You guys….. this isn’t a chain letter, but a choice for all of us to save a little girl that’s going to die of a serious and fatal form of cancer. Please send this to everyone you know…or don’t know at that.This little girl has 6 months left to live her life, and as her last wish, she wanted to send a chain letter telling everyone to live their life to fullest, since she never will. She’ll never make it to prom,graduate from high school, or get married and have a family of her own. By you sending this to as many people as possible, you can give her and her family a little hope, because with every name that this is sent to, the American Cancer Society will donate 3 cents per name to her treatment and recovery plan. One guy sent this to 500 people !!!! So, I know that we can send it to at least 5 or 6. Come on you guys…. and if you’re too selfish to waste 10-15 minutes and scrolling this and forwarding it to EVERYONE, just think it could be you one day….and it’s not even your $money$, just your time. Please help this little girl out guys, I know you can do it!! I love you guys!

December 2001

Every couple of years the “Little Girl Dying” hoax comes back again and this year is no different. The following hoax and picture are making the rounds of the Internet. The picture shows the youngest looking 10 year old I have ever seen. Maybe this should be called the fountain of youth hoax???

Please note that AOL and ZDNET cannot track e-mail and are not in the business of giving away money for chainletters.

Subject: Leukaemia – Please read then Forward

If you delete this … you seriously don’t have a heart.

Hi, I am a 29 year old father. My wife and I have had a wonderful life together. God blessed us with a child too. Our daughter’s name is Rachel, and she is 10 years old.

Not long ago the doctors detected brain cancer and in her little body. There is only one way to save her…an operation. Sadly, we don’t have enough money to pay the price. AOL and ZDNET have agreed to help us. The only way they can help us is this way, I send this email to you and you send it to other people. AOL will track this email and count how many people get it.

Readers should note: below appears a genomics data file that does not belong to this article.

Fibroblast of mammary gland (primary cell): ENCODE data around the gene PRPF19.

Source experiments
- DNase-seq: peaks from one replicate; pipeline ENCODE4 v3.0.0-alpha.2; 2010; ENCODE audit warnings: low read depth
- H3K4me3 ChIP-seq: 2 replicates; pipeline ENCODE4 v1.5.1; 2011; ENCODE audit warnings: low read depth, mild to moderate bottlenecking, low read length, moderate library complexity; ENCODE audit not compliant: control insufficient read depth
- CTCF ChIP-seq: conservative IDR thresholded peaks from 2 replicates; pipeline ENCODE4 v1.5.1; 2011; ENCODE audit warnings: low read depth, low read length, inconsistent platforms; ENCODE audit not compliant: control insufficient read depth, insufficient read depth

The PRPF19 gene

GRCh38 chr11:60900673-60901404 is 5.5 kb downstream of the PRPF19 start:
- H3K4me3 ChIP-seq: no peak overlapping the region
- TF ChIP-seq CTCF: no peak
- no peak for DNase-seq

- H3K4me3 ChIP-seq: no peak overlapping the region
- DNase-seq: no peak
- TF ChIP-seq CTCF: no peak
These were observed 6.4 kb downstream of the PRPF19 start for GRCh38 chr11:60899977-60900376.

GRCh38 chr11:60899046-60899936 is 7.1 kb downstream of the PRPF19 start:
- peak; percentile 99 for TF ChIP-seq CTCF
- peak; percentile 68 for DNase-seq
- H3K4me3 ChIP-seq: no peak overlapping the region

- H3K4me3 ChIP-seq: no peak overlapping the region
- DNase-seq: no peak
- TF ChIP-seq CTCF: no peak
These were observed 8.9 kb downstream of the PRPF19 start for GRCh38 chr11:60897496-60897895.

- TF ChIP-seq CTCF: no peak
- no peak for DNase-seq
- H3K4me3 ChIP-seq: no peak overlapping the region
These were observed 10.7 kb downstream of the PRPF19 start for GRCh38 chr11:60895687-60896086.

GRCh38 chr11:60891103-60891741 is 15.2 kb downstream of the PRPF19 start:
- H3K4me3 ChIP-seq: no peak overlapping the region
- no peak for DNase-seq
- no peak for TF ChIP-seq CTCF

Every person who opens this email and sends it to at least 3 people will give us 32 cents.

Please help us.


George Arlington
(this one had a picture of baby with a bow wrapped around it)

Both of these examples had various ways in which they were presented.

But here’s one regarding the World Trade Center which came from www.sophos.com:

The following chain letter is false, and should be deleted. Obviously, the number of times the email is forwarded cannot be counted and no money will be collected.

The text of the chain letter reads as follows:

Please foward this e-mail to as many ppl y0u know, each person you send it to, the red cross will donate 10 cents for mom’s operation!!!!!!!

I’m 11 years old. My mommy worked on the 20th floor in the World Trade Tower. On Sept. 11 2001 my daddy drove my mom to work. She was running late so she left her purse in the car. My daddy seen it so he parked the car and went to give her the purse. That day after school my daddy didn’t come to pick me up. Instead a police man came and took me to foster care. Finally I found out why my daddy never came.. I really loved him…. They never found his body.. My mom is in the the Hospital since then.. She is losing lots of blood.. She needs to go through surgery.. But since my daddy is gone and no one is working.. We have no money .. And her surgery cost lots of money.. So the Red Cross said that.. for every time this email is fwd we Will get 10 cent for my om’s surgery. So please have a heart and fwd this to everyone you know
I really miss my daddy and now I don’t want to lose my
mommy too..

R.I.P. Daddy..(James Thomas)

As long as their are poeple on this planet there will be hoaxes and scams and theses hoaxes and scams proves the point that there’s a sucker born every minute. But what makes these hoaxes and scams an even sadder case is that when someone who is in dire need of money comes along, will we believe them?